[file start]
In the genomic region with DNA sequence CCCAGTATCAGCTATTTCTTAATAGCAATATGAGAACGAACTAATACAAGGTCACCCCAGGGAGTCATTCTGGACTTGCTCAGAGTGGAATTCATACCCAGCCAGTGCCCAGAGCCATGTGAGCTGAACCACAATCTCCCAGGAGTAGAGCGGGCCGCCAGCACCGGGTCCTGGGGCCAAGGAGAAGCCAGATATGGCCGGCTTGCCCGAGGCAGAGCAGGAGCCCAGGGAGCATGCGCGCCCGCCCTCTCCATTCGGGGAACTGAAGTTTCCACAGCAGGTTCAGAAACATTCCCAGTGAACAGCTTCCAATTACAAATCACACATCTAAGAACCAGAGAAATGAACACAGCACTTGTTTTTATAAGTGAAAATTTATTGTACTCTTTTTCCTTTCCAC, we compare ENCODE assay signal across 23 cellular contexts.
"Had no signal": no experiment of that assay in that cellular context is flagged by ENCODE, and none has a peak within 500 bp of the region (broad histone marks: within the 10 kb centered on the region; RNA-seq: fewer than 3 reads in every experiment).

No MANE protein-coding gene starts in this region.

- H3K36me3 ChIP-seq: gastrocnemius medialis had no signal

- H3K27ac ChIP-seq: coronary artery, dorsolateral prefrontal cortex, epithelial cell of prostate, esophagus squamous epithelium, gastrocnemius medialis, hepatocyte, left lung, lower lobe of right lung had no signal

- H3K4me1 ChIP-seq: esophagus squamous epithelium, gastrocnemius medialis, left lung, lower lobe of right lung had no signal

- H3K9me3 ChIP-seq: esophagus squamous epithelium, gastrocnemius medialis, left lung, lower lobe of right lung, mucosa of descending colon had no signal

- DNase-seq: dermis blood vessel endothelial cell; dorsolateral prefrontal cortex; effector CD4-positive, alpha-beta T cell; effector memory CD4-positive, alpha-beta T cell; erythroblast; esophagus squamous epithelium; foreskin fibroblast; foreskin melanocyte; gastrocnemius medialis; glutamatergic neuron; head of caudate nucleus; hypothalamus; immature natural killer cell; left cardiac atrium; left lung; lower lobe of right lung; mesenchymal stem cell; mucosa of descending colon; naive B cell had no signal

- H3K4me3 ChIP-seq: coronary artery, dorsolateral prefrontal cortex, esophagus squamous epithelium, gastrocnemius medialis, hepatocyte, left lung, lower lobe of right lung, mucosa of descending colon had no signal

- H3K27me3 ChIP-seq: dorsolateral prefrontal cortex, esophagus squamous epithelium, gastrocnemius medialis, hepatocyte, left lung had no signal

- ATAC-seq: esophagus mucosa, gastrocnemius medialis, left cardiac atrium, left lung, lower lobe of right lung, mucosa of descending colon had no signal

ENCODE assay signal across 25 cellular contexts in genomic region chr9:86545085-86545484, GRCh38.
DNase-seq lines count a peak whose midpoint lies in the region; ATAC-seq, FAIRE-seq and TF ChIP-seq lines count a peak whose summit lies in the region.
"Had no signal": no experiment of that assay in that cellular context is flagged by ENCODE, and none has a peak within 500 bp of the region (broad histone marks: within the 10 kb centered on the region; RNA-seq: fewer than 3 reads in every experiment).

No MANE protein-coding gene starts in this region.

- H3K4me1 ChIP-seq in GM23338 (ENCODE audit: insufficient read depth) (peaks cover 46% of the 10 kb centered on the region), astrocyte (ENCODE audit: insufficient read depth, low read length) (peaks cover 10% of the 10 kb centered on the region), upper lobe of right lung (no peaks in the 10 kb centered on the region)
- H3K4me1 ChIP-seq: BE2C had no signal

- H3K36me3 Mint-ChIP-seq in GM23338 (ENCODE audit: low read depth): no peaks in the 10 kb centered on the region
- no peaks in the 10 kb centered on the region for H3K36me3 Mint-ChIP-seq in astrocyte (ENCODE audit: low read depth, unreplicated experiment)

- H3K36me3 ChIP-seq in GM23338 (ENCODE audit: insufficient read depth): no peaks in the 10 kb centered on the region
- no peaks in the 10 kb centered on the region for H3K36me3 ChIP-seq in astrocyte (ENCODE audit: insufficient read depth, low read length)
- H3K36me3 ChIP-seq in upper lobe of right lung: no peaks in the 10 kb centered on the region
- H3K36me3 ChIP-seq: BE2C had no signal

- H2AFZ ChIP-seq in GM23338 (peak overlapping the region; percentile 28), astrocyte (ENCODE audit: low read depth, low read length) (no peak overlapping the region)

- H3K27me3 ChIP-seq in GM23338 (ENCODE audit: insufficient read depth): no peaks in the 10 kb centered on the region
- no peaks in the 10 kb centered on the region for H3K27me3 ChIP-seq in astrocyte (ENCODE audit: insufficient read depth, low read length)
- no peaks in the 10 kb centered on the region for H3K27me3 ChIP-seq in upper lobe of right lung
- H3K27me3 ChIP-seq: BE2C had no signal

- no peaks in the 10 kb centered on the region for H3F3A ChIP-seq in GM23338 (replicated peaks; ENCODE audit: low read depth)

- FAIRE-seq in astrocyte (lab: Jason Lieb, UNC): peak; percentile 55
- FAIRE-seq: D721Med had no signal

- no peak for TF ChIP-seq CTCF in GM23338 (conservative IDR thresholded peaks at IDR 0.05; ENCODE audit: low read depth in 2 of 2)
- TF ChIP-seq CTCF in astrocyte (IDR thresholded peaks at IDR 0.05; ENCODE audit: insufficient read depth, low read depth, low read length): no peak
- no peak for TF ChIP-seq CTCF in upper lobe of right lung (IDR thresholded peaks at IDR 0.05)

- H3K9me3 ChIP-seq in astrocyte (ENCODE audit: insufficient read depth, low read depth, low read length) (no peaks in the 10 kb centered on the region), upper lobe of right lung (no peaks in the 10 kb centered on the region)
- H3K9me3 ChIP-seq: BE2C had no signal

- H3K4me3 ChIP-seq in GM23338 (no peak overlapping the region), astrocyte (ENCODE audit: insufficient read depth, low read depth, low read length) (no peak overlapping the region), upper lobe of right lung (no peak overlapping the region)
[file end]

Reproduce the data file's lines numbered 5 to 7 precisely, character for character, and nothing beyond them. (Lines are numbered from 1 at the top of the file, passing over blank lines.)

- H3K27ac ChIP-seq: coronary artery, dorsolateral prefrontal cortex, epithelial cell of prostate, esophagus squamous epithelium, gastrocnemius medialis, hepatocyte, left lung, lower lobe of right lung had no signal

- H3K4me1 ChIP-seq: esophagus squamous epithelium, gastrocnemius medialis, left lung, lower lobe of right lung had no signal

- H3K9me3 ChIP-seq: esophagus squamous epithelium, gastrocnemius medialis, left lung, lower lobe of right lung, mucosa of descending colon had no signal